A dog can be more than a homeless person’s best friend. It provides warmth, protection, and companionship. Troy Williams of RoadDogs Outreach shares his experiences of assisting the homeless to feed and care for their furry friends.
Category Archives: humanity
Rainbow Family and National Forests
Meet Scott, a member of the Rainbow Family, who feed the hungry and homeless, and gather in our country’s beautiful national forests.
Teaching incarcerated youths and insights
M.L. Edson, author of “Not Even A Shadow,” shares her experiences as a teacher in a youth correctional facility.
Dr. Ernie Bodai and the breast cancer postage stamp
Pushing the envelope … well, pushing the stamp on the envelope … Dr. Ernie Bodai went where no man had gone before in funding breast cancer research: a fundraising postage stamp. Although it originated in the United States, it is now raising funds in over 70 countries. Today, you’ll meet Dr. Bodai, his long-time friend Joe Whalen, and Breck Philip of the Blue Gaucho Project (who will be performing at Blues for the Stamp), another strong supporter of the global breast cancer postage stamp campaign.
Black voters and family
In 2013, the Supreme Court reversed the Voting Rights Act of 1965, indicating that states could no longer be judged by voting discrimination, inferring the country has fundamentally changed since the Act’s passage five decades ago. The recent horrific massacre in Charleston obviously discounts that claim.
Sheri Holbrook Labedis, author of “You Came Here to Die, Didn’t You,” writes of her experiences in 1965, when she responded to Martin Luther King, Jr.’s request for white people to help register black voters in the South. Coincidentally, she was first sent to Charleston for training, and then to the poverty-stricken community of Pineville for canvassing. Witnessing the extreme change of culture from that of her hometown in California, the experiences of the young, naive 18-year-old deeply impacted her life, on many levels.
Homes and grandmothers
Losing a home is devastating. How do you move forward? Journalist Sally Ooms traveled the country collecting first person narratives in her book, “Finding Home; How Americans Prevail.”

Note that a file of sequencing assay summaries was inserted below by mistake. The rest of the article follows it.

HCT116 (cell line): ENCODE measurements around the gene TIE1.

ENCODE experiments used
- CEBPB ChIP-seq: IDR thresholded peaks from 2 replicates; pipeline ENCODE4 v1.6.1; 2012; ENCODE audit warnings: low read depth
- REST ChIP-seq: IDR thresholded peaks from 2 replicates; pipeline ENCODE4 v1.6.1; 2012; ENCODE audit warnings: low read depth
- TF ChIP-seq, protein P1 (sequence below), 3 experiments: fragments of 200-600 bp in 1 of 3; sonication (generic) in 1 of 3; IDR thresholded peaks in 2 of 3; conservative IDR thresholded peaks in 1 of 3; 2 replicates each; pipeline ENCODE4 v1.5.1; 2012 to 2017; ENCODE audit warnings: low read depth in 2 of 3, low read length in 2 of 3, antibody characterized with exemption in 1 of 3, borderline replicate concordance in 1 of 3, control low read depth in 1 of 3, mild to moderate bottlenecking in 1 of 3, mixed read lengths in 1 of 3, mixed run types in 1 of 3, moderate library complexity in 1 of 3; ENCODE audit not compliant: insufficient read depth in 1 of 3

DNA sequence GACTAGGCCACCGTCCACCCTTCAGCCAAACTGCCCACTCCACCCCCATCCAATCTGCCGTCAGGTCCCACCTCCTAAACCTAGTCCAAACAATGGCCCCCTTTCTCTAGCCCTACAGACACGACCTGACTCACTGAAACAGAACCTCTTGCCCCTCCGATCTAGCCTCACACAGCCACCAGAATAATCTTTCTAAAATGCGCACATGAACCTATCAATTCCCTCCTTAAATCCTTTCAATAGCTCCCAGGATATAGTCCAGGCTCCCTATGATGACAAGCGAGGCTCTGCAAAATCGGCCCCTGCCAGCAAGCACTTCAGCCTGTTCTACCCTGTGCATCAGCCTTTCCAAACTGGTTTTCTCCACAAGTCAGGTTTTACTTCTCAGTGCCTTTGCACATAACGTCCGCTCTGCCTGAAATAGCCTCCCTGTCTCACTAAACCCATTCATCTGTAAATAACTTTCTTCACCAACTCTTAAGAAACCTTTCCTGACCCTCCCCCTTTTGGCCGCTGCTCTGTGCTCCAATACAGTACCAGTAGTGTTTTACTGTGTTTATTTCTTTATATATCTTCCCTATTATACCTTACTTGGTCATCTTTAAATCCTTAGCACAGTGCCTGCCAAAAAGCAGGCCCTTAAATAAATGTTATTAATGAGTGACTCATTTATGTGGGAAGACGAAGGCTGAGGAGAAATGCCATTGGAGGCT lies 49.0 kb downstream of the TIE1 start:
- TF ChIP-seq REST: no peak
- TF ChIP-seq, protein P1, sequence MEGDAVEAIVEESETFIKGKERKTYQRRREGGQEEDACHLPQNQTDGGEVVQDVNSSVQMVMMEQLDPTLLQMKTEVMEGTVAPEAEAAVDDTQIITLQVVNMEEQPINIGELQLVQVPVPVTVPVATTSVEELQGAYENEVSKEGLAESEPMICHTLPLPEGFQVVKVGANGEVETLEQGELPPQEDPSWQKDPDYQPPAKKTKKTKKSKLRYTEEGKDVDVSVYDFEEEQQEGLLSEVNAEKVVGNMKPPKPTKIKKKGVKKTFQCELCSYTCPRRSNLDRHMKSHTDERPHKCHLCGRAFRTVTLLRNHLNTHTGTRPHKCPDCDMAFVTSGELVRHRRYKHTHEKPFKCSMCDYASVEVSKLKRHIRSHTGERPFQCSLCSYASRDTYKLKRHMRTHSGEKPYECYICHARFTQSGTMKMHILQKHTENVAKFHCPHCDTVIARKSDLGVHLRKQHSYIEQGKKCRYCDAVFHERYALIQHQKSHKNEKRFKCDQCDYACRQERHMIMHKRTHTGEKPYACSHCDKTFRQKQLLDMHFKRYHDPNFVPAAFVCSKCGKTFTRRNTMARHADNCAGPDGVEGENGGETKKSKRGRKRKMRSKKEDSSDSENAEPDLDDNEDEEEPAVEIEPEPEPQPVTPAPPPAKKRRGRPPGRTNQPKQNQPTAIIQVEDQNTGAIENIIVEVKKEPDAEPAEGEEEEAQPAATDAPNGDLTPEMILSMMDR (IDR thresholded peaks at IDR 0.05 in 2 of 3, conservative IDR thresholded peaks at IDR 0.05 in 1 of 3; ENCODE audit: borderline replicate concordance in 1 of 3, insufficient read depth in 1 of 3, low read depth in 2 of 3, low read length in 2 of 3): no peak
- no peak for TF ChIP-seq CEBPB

Burning Man and homesteaders
Answering your burning questions about Burning Man with a round table discussion of five Burning Man devotees.
Also, we visit the Homestead National Monument of America in Beatrice, Nebraska.
Heifers and cowboys
Heifer International not only assists families around the globe, but entire communities, improving nutrition, agriculture, income, access to health care, livestock management, gender equity, and education regarding environmental care. For 70 years, the organization and its volunteers have demonstrated how combined efforts really can make a difference for generations.
And, we visit the Grant-Kohrs Ranch National Historic Site in Deer Lodge, Montana.
Sherpa and railroads
Sherpa are the elite of humanity. The recent tragic loss of 16 of these incredibly strong, brave men was devastating. If it is possible to bring something positive from the fatal avalanche of April 30, 2014, it is the highlighting of the corruption of the Nepalese Ministry of Culture, Tourism and Civil Aviation. In my interview with Kevin Vann, veteran climber and co-founder of Trek 8848 (which leads expeditions to Everest Base Camp), you learn about the Sherpa who, as with parents around the world, are desperately eking out a living to feed their families and provide a future for their children.
And, we visit the Allegheny Portage Railroad National Historic Site in Pennsylvania; the first railroad to tunnel through the Allegheny Mountains.